film Iconic Women's Movie Roles Originally Meant for Men

Lisa Waugh
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List Rules Vote up the most badass female roles that you are glad were played by a woman instead of a man.

Let’s look at women's movie roles intended for men. Somewhere along the way in the development process, filmmakers have switched male roles to female, giving the world some of the most iconic screen characters of all time. Could you imagine Ripley in the Alien franchise as a man? How about Paula in the The 40-Year-Old Virgin
Sigourney Weaver has played three roles that were intended for men. Glenn Close insisted that her character in The Paper stay the same, including a fistfight with Michael Keaton’s character. Ron Moore’s Starbuck, from Battlestar Galactica is still a cigar-smoking, sexual predator fighter pilot, she’s just got ovaries. Game of Thrones chieftain, Karsi, showed us that Wildling leaders can be a woman or a man because it doesn’t matter when you’re facing off with white walkers.
Even back in 1940, director Howard Hawks made the bold choice of making a prominent character in the screen adaptation of The Paper a female. Now, we can’t imagine His Girl Friday without Rosalind Russell as Hildy Johnson.
Helen Mirren and Dame Judi Dench have taken on roles previously played by men. Mirren’s Hobson in the remake of Arthur was just as deadpan and engaging as Sir John Gielgud’s. Dench’s has M spanned seven Bond films.  
Women in film may face many challenges when it comes to pay, but hats off to the directors, writers, actors, and producers who create opportunities for women who are more qualified to play authority figures, villains, and tough characters rather than, say, a damsel in distress or run of the mill wife, girlfriend, or best friend.
What are your favorite male to female film roles? Upvote those you are most glad went to a female actress.

Ellen Ripley is listed (or ranked) 1 on the list Iconic Women's Movie Roles Originally Meant for Men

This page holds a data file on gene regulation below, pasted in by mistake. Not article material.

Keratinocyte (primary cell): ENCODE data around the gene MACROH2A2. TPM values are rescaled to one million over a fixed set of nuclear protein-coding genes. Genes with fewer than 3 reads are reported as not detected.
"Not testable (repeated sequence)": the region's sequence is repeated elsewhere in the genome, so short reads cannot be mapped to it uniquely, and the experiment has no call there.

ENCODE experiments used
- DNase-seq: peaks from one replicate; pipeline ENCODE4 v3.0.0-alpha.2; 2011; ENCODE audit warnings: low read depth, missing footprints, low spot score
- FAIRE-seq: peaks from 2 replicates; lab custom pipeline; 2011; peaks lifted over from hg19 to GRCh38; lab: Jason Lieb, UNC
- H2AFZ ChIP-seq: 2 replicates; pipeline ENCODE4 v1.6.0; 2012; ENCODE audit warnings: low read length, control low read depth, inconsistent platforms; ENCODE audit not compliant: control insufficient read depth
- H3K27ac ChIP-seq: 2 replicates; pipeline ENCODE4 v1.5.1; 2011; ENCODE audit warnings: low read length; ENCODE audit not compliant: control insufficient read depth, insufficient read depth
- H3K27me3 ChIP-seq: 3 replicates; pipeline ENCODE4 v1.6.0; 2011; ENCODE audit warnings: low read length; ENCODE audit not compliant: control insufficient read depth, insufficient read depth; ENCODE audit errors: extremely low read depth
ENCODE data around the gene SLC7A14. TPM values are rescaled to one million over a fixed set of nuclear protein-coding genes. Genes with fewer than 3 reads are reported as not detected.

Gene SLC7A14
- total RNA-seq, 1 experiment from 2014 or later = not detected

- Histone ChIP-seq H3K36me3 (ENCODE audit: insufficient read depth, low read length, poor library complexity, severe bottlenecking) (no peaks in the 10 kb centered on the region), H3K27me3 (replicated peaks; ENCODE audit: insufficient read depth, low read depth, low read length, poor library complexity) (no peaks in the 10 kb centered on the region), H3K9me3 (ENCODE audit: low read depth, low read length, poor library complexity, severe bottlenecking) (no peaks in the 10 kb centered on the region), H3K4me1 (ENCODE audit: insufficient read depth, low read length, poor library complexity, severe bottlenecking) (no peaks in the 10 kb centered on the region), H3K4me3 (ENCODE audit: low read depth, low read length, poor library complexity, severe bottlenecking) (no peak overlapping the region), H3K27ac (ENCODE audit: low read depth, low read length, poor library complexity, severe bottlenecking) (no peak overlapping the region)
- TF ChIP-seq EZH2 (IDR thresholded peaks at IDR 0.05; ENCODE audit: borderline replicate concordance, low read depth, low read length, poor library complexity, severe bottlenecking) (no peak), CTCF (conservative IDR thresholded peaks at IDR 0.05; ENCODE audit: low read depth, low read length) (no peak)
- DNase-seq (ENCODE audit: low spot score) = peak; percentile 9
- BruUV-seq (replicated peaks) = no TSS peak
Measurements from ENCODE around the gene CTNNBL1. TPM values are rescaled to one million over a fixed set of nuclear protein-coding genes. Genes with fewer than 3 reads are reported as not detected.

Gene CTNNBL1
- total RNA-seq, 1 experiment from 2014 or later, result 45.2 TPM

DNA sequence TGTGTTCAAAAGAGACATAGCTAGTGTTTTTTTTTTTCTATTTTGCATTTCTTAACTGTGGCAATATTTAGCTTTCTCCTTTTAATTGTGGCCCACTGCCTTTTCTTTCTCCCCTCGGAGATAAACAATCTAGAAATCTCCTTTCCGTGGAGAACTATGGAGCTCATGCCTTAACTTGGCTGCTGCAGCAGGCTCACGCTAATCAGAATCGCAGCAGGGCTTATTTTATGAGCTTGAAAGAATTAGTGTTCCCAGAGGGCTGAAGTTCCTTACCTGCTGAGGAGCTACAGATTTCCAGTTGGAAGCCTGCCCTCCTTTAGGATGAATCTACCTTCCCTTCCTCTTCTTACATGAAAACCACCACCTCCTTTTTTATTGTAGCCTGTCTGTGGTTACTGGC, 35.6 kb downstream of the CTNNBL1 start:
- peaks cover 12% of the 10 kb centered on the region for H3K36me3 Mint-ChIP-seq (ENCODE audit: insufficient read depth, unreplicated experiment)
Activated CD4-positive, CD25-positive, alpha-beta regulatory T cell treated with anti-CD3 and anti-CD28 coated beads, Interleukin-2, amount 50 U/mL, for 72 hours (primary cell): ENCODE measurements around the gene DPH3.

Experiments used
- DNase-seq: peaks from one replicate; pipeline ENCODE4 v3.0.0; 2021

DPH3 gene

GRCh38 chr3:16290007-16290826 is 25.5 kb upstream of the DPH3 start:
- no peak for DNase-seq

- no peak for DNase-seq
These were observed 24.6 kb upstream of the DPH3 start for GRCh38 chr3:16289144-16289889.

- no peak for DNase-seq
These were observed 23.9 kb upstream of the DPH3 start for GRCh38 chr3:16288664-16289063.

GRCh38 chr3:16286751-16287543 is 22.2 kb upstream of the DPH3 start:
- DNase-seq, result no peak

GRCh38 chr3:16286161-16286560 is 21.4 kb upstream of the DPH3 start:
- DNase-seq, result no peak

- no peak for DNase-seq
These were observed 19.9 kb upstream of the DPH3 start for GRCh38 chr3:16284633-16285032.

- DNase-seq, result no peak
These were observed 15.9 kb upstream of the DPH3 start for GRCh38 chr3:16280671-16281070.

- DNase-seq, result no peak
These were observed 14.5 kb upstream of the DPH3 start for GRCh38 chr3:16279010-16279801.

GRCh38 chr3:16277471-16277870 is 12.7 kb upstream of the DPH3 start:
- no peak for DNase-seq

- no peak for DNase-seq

Photo:  uploaded by Lisa Waugh
Weaver made Ripley one of the most iconic scifi characters to date. When Ridley Scott changed Ripley to a woman, he changed very little. Running from an acid-spitting alien pretty much takes wits, toughness, and knowing the ship corridors and hiding places by heart. Weaver added a whole new dimension to the character, which exponentially increased with each film.
Despite his sort of sexist comment on the way to creating Ripley, Scott said, “I just had a thought. What would you think if Ripley was a woman? She would be the last one you would think would survive—she’s beautiful.”

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M is listed (or ranked) 2 on the list Iconic Women's Movie Roles Originally Meant for Men
Photo:  uploaded by Lisa Waugh
Dench played M in seven Bond films. Before Dench, M was played by Bernard Lee and then Robert Brown. Ralph Fiennes picked up where Dench left off.  
When she learned that her time in the role would wrap up with Skyfall, Dench wasn’t thrilled with the news. “They told me gently and I laughed through my tears. Seven films is a long time. But MI6 would have given her the push by now, don't you think?” Dench worked with a 24-year-old Sam Mendes in the theatre years before, and it was fitting that he be the director on her last Bond film. Still, Dench said she wasn’t ready to go. "Certainly not. No, certainly not. I could go on for years. Maybe I'll come back as a ghost. Now that would be Shakespearian." 
Dench’s Bond films as M:  
GoldenEye (1995) 
Tomorrow Never Dies (1997) 
The World Is Not Enough (1999) 
Die Another Day (2002) 
Casino Royale (2006) 
Quantum of Solace (2008) 
Skyfall (2012)

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Paula in The 40-Year-Old Virgin, Played by Jane Lynch